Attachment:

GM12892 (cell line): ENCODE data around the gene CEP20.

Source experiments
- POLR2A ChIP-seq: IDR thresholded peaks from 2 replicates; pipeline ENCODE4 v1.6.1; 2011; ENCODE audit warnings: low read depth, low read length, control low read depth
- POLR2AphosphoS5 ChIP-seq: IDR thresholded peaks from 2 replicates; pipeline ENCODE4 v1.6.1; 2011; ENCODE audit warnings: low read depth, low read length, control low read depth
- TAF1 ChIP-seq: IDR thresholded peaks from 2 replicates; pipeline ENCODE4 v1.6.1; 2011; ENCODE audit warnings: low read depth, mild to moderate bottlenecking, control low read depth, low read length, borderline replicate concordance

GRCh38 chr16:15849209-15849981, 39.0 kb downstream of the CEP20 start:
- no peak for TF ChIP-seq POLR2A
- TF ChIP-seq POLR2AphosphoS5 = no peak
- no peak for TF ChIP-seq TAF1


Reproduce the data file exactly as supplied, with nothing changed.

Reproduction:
GM12892 (cell line): ENCODE data around the gene CEP20.

Source experiments
- POLR2A ChIP-seq: IDR thresholded peaks from 2 replicates; pipeline ENCODE4 v1.6.1; 2011; ENCODE audit warnings: low read depth, low read length, control low read depth
- POLR2AphosphoS5 ChIP-seq: IDR thresholded peaks from 2 replicates; pipeline ENCODE4 v1.6.1; 2011; ENCODE audit warnings: low read depth, low read length, control low read depth
- TAF1 ChIP-seq: IDR thresholded peaks from 2 replicates; pipeline ENCODE4 v1.6.1; 2011; ENCODE audit warnings: low read depth, mild to moderate bottlenecking, control low read depth, low read length, borderline replicate concordance

GRCh38 chr16:15849209-15849981, 39.0 kb downstream of the CEP20 start:
- no peak for TF ChIP-seq POLR2A
- TF ChIP-seq POLR2AphosphoS5 = no peak
- no peak for TF ChIP-seq TAF1